Tuesday, July 24, 2007


Harry Potter and Aeschylus

At the beginning of J.K. Rowling, Harry Potter and the Deathly Hallows, I saw the following motto from Aeschylus' Libation Bearers:
Oh, the torment bred in the race, the grinding scream of death and the stroke that hits the vein, the haemorrhage none can staunch, the grief, the curse no man can bear.

But there is a cure in the house and not outside it, no, not from others but from them, their bloody strife. We sing to you, dark gods beneath the earth.

Now hear, you blissful powers underground - answer the call, send help. Bless the children, give them Triumph now.
Libation Bearers, or Choephori, is the second play in Aeschylus' dramatic trilogy Oresteia, and gets its name from the chorus of women who carry drink offerings to be poured on the grave of Agamemnon. Agamemnon was murdered by his wife Clytemnestra in the first play of the trilogy. The "children" in the quotation are Orestes and Electra, son and daughter of Agamemnon and Clytemnestra, who are plotting to kill their mother in revenge for her murder of their father.

Rowling quotes Robert Fagle's translation of the end of the kommos, sung by the chorus. In A.F. Garvie's edition of the Choephori (Oxford: Clarendon Press, 1986), this passage is found at lines 466-478. Here is the original Greek:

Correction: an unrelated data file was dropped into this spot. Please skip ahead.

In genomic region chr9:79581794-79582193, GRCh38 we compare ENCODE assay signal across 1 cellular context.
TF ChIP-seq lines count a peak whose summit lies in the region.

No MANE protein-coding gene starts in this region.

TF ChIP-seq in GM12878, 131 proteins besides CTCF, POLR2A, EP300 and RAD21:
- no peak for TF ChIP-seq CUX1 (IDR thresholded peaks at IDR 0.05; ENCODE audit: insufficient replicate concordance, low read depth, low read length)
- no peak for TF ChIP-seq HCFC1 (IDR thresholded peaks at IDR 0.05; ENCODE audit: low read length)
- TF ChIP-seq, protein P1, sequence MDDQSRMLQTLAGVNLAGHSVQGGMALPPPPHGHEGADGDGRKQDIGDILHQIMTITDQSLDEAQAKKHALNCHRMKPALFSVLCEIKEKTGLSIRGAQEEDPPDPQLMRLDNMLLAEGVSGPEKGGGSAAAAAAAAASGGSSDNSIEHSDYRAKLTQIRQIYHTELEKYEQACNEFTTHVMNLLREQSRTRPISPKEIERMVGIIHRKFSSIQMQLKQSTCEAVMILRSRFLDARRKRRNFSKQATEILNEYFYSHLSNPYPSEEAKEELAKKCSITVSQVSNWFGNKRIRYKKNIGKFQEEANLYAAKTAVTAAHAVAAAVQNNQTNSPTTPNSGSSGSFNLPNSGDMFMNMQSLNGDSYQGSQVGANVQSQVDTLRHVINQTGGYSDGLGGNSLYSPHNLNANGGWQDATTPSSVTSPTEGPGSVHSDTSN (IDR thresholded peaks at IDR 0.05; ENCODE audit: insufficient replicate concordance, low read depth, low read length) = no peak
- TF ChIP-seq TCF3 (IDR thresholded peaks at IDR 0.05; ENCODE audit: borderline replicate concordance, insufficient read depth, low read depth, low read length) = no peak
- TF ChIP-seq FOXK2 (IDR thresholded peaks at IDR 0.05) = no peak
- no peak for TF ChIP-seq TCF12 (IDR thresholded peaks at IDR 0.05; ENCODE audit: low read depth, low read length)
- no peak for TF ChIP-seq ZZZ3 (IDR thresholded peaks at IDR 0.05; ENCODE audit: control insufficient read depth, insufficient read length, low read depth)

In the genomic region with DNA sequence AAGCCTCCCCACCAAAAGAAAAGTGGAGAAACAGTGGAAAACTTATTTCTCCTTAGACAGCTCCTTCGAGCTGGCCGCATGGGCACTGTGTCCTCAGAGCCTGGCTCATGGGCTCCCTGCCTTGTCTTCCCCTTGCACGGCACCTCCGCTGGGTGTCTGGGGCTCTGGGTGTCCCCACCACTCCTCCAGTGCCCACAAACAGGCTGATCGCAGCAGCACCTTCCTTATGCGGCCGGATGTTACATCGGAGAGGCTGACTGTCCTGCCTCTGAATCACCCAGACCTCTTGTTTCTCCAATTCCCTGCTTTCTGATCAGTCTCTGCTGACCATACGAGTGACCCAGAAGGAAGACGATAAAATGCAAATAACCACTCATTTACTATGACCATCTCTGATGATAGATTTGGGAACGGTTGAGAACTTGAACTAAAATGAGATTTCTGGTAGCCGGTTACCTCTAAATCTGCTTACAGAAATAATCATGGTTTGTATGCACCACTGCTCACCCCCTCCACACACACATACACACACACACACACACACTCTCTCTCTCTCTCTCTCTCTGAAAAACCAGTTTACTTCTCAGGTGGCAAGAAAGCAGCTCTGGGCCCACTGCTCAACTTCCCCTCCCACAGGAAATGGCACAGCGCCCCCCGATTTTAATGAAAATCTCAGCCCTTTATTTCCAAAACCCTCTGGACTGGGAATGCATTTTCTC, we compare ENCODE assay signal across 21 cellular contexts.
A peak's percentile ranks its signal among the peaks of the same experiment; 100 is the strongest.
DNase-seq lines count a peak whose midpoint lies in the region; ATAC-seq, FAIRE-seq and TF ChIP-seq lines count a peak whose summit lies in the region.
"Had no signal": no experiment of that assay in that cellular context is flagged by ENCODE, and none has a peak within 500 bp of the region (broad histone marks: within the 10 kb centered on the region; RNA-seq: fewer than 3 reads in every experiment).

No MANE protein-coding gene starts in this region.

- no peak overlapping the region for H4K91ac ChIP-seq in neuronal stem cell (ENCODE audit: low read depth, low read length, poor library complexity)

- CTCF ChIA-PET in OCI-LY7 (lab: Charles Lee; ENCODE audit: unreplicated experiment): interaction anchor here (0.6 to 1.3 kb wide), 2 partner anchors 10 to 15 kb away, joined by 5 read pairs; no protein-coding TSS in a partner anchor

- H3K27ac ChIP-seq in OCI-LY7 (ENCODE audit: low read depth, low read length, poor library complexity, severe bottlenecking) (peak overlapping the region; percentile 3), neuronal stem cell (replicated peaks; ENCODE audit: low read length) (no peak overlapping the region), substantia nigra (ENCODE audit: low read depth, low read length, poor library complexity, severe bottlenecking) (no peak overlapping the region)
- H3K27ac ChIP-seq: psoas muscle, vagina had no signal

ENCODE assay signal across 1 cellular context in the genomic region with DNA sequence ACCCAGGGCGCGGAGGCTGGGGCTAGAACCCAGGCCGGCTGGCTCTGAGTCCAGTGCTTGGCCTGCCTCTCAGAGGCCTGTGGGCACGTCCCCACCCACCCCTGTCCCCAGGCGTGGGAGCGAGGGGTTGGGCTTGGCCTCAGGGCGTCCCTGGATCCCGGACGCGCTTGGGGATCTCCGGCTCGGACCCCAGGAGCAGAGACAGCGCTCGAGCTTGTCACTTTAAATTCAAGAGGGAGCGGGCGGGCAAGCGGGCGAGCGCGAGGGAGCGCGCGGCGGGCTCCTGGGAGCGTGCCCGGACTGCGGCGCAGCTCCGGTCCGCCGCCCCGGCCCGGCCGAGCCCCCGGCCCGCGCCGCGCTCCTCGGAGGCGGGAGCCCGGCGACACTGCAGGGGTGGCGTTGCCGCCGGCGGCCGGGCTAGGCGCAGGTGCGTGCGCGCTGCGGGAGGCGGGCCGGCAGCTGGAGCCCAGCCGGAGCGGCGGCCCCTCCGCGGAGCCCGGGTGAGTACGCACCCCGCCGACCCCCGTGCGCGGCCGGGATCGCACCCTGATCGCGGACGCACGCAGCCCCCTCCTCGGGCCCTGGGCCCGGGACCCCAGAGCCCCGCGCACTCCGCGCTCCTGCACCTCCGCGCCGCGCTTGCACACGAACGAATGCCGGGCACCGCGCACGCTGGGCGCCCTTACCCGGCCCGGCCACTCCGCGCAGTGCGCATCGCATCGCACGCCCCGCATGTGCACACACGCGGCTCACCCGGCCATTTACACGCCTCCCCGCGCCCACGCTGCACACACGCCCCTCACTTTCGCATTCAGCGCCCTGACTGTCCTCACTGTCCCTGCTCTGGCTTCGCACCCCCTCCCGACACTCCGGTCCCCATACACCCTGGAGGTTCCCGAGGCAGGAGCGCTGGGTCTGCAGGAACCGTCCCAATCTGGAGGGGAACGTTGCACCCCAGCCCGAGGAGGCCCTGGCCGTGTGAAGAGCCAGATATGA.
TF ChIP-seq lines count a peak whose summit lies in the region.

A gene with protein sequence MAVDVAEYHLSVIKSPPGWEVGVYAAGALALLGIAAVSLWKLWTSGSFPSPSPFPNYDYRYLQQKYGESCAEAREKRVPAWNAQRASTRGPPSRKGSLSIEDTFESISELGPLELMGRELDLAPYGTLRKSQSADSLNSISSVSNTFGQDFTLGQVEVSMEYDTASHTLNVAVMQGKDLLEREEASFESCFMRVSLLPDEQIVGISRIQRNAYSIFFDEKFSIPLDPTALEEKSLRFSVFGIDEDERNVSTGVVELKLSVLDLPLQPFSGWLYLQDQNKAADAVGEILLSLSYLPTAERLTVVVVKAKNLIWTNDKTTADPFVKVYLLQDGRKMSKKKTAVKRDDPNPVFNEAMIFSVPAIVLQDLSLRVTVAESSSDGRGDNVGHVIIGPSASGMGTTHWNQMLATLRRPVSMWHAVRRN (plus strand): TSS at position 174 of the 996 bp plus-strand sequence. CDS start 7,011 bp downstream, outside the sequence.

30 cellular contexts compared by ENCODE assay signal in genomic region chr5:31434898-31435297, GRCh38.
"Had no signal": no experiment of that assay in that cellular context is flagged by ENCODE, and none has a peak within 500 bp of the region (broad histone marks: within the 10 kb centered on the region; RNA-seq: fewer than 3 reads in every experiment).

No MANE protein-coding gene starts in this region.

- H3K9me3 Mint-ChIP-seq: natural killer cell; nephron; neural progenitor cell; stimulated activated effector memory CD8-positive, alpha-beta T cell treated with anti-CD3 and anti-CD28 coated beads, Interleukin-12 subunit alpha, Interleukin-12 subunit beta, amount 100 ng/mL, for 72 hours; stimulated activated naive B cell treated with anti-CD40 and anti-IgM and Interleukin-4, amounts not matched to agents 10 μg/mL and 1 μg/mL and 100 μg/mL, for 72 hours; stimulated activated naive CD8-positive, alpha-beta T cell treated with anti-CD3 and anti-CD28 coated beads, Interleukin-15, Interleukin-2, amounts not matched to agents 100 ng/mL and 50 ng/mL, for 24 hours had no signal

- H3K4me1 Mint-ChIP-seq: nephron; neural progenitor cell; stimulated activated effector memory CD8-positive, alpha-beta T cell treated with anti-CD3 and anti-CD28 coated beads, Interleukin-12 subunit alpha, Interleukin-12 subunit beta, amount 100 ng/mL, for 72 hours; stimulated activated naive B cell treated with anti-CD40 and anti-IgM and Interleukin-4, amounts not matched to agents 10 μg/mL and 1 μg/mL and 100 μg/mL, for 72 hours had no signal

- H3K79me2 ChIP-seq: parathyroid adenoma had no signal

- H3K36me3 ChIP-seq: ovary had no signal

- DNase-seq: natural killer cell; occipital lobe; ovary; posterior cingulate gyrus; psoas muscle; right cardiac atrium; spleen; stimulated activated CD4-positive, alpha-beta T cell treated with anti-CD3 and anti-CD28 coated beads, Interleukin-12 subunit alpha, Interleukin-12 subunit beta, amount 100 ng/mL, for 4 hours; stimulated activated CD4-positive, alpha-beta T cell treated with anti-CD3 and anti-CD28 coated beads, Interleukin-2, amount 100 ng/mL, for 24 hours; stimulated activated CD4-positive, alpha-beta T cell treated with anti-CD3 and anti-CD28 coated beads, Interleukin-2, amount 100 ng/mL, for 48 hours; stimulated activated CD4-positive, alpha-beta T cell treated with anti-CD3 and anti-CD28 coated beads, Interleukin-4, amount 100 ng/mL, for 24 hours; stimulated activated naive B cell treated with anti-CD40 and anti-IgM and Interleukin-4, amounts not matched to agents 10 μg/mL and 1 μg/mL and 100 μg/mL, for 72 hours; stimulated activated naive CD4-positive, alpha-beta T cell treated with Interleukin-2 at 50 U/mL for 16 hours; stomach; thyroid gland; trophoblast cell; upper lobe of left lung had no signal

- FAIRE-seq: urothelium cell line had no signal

ὦ πόνος ἐγγενής,
καὶ παράμουσος ἄτας
αἱματόεσσα πλαγά,
ἰὼ δύστον᾽ ἄφερτα κήδη,
ἰὼ δυσκατάπαυστον ἄλγος.

δώμασιν ἔμμοτον
τῶνδ᾽ ἄκος, οὐδ᾽ ἀπ᾽ ἄλλων
ἔκτοθεν, ἀλλ᾽ ἀπ᾽ αὐτῶν,
δι᾽ ὠμὰν ἔριν αἱματηράν·
θεῶν <τῶν> κατὰ γᾶς ὅδ᾽ ὕμνος.

ἀλλὰ κλύοντες, μάκαρες χθόνιοι,
τῆσδε κατευχῆς πέμπετ᾽ ἀρωγὴν
παισὶν προφρόνως ἐπὶ νίκῃ.
Here is a more literal translation:
O trouble bred in the family, and discordant bloody stroke of doom, alas woeful cares not to be borne, alas pain hard to stop!

It is for the house [to apply the] absorbent remedy for these [wounds], not from others outside, but from themselves, through savage bloodstained strife. This is a hymn to the gods beneath the earth.

But paying heed, o blessed ones under ground, to this prayer, send aid to the children, graciously, for victory.
Garvie has a good note on the adjective ἔμμοτον, which I translated as "absorbent":
μοτοί are plugs of lint for dressing festering wounds, or, more precisely, for keeping them open until they suppurate and can heal from within .... This is one of the most certain cases of a borrowing by Aeschylus from medical terminology...
The English word for such a plug is tent, defined by Webster's Dictionary (1913) as
A roll of lint or linen, or a conical or cylindrical piece of sponge or other absorbent, used chiefly to dilate a natural canal, to keep open the orifice of a wound, or to absorb discharges.
A synonym for tent in this sense is pledget.

J.K. Rowling studied classics for two years at the University of Exeter, before switching to French. Some think that the Hogwarts headmaster Albus Dumbledore was modelled on one of her classics professors, Peter Wiseman.

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